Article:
Politics in the Pulpit: The IRS Cracks Down

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The LA Times has the story:
The Internal Revenue Service has warned one of Southern California's largest and most liberal churches that it is at risk of losing its tax-exempt status because of an antiwar sermon two days before the 2004 presidential election. A leader of the All Saints Episcopal Church in Pasadena announced the IRS warning in Sunday services a week ago.
According to the Times, the reverend who delivered the sermon never told parishioners explicitly who to vote for, although his pointed remarks about unjust wars and inequitable tax cuts really could only be construed as an anti-Bush slap.

The text of the sermon is on the All Saints website (at least until it crashes as a result of actually getting some visitors) here. About the first thing you read here is a statement that "I don't intend to tell you how to vote." And the rest is a pretty clearly disapproving look at the Bush legacy on foreign policy and tax policy.

Two fun questions to discuss here, one practical and one theoretical.
1) Is the All Saints sermon different in any meaningful way from a politically oriented sermon that doesn't happen to be given on the weekend before a Presidential election? In other words, if a right-wing mega-church telecasts Bill Frist bad-mouthing Senate Dems aboute potential filibusters, and no election is impending, is that somehow less bad?
2) What level of political behavior should we allow from churches? If the All Saints speech is impermissible, where exactly does it cross the line?

Today's LA Times has this op-ed from the guy who gave the sermon. The payoff pitch:
Some might argue that religious communities should stay out of politics altogether. But that would render our message of core moral values -- the values that Jesus taught us -- irrelevant. The fact is, all life is arguably political. For example, Jesus says to us: "Heal the sick." Thus, when we address the desperate health needs in the nation and across the planet, this is at once a moral and a political issue.The rightful role of communities of faith is not to speak and act as though God is in the pocket of the Democratic or Republican parties. Our role is to boldly proclaim the biblical themes of justice for all, peace on Earth, the sacredness of all life and the preciousness and fragility of the environment.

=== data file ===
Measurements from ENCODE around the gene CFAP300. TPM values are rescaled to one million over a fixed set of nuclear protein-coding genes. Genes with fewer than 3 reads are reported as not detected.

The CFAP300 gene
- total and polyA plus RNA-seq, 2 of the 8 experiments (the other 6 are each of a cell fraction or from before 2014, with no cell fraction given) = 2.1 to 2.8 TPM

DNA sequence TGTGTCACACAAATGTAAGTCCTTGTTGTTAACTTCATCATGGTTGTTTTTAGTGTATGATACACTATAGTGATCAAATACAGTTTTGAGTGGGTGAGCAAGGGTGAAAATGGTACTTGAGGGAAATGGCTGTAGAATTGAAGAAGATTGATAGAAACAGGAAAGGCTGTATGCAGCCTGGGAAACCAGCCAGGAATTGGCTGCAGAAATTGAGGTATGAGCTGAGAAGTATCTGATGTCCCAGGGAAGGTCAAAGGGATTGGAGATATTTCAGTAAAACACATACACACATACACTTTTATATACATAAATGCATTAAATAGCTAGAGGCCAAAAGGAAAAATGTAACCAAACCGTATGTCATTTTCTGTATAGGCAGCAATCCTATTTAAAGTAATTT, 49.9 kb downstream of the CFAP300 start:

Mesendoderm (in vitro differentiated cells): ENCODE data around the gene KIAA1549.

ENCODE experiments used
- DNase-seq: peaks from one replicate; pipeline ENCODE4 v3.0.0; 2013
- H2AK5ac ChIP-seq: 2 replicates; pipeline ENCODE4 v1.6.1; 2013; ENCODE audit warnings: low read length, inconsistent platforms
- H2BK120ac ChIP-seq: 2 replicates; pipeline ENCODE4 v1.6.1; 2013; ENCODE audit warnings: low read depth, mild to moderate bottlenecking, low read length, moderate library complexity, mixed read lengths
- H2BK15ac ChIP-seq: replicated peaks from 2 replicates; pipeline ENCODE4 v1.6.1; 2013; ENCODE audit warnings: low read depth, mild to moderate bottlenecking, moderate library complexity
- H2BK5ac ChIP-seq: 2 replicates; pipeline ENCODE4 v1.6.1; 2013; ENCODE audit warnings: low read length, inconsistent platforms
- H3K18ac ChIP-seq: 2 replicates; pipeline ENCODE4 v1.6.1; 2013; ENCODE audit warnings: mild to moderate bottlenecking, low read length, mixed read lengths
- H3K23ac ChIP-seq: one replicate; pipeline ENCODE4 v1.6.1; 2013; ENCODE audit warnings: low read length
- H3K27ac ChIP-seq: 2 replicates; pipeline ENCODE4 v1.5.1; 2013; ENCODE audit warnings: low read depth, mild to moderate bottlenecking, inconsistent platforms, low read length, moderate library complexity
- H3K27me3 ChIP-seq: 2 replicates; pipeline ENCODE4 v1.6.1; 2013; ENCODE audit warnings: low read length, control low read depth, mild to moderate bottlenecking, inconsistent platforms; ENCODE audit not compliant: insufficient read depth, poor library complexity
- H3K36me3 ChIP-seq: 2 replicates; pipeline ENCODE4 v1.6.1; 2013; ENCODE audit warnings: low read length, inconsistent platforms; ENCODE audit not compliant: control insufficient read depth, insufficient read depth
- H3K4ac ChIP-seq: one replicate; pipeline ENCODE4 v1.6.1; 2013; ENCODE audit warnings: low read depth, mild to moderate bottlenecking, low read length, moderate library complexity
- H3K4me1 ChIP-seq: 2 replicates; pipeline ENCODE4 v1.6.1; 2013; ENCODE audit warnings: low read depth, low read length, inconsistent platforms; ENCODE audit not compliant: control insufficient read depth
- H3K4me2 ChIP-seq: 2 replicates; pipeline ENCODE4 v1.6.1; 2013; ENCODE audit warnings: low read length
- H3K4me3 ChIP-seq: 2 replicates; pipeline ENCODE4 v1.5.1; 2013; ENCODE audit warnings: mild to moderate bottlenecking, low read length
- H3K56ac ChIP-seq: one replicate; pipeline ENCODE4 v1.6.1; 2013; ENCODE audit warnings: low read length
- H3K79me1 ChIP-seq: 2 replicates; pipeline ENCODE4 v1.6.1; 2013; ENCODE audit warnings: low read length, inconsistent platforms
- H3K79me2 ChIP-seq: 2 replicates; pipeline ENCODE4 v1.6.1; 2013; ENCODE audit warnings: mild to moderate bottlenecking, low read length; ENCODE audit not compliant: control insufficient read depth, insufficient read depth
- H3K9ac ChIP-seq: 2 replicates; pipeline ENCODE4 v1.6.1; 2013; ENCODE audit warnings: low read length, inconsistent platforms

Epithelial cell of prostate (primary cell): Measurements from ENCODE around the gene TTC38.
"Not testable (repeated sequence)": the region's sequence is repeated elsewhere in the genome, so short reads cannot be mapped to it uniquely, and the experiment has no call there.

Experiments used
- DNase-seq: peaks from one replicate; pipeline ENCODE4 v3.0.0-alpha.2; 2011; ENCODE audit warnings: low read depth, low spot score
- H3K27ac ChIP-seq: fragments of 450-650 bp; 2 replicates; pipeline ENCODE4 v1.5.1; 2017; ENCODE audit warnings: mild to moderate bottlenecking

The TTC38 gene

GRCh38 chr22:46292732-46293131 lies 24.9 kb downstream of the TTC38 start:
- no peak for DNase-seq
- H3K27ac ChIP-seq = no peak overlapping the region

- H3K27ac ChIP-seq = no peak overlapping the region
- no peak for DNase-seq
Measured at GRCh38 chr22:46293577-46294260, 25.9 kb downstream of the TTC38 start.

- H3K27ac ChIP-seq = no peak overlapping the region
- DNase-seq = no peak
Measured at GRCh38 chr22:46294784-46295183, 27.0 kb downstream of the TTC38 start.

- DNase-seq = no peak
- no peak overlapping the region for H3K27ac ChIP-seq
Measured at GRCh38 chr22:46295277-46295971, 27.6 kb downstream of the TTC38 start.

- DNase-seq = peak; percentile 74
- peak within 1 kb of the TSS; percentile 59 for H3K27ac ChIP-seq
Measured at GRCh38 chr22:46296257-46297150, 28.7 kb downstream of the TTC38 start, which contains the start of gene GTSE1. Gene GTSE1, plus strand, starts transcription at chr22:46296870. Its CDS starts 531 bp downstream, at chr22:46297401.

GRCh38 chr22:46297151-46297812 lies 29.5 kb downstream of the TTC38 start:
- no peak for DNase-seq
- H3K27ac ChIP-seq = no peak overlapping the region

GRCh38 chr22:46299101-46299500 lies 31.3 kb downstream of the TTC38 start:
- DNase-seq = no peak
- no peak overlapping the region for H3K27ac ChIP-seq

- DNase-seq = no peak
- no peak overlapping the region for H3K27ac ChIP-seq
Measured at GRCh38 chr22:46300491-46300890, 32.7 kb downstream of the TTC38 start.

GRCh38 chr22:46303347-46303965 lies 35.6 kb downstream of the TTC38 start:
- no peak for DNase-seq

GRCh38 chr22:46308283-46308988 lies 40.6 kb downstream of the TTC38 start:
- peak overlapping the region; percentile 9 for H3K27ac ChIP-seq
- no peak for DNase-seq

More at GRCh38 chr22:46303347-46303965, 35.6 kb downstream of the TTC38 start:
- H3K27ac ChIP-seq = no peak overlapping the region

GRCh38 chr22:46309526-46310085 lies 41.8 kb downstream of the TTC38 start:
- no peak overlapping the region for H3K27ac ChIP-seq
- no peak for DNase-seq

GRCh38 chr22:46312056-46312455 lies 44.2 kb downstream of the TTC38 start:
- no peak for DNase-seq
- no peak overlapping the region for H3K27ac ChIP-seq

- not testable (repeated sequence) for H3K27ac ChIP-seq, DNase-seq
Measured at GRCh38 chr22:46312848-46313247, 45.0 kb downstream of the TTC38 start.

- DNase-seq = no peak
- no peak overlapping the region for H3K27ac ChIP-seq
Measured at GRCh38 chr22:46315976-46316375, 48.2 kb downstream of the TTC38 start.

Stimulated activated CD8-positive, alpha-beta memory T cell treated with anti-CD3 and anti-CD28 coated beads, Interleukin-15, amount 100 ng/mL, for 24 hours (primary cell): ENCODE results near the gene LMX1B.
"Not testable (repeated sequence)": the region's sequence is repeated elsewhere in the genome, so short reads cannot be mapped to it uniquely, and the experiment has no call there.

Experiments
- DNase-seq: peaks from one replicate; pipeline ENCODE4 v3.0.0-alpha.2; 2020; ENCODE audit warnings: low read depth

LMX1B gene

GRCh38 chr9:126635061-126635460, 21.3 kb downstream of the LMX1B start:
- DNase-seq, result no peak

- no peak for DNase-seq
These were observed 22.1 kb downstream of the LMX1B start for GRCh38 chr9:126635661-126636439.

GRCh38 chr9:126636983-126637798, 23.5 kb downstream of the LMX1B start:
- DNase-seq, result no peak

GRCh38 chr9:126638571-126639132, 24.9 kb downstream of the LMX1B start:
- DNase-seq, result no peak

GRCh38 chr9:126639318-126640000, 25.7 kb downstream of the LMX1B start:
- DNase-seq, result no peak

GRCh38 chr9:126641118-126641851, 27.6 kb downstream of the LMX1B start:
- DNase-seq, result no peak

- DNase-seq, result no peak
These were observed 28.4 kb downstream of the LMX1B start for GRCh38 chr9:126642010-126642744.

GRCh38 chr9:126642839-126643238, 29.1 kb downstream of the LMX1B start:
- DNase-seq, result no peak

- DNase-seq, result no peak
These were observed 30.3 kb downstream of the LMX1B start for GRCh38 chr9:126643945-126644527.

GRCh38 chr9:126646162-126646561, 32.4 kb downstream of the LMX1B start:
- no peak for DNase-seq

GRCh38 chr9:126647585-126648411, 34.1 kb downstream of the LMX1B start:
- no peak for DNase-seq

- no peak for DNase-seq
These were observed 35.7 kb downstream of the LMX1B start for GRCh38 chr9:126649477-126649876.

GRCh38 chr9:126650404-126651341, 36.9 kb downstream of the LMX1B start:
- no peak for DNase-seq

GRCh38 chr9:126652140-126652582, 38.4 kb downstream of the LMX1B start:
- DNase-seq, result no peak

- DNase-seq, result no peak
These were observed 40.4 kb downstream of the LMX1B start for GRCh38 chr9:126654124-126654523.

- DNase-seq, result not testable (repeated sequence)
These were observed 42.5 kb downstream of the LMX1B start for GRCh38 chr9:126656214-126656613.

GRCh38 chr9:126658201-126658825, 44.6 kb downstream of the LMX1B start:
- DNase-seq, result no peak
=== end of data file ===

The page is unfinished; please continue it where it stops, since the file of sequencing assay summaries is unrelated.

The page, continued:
Good stuff.
The most obvious, and easily circumvented, boundary between acceptable and unacceptable political speech in a church would be actual endorsement of or opposition to a particular candidate. This guy took great pains to point out that he wasn't endorsing anyone, and then gave some pretty clear inferences about who he really preferred. So if the boundary is defined by saying the magic words "vote for X", then it's a pretty lame boundary. But if that's not the boundary, it's hard to see how you define one.

The idea that sermons must be free of political content (or political judgment) seems absurd to me-- and pretty hard to police equitably too. I think if you're the IRS, you have to let this go.

Postscript: You don't have to look very far into the past to see an example of the IRS making it pretty clear they want no part of adjudicating this sort of thing. This Washington Post article from November of 2004 chronicles the ultimately successful effort of a Pat Robertson-led group to get IRS approval to pray for their favorite candidate (and whoever might that be?) on the Sunday before the election.

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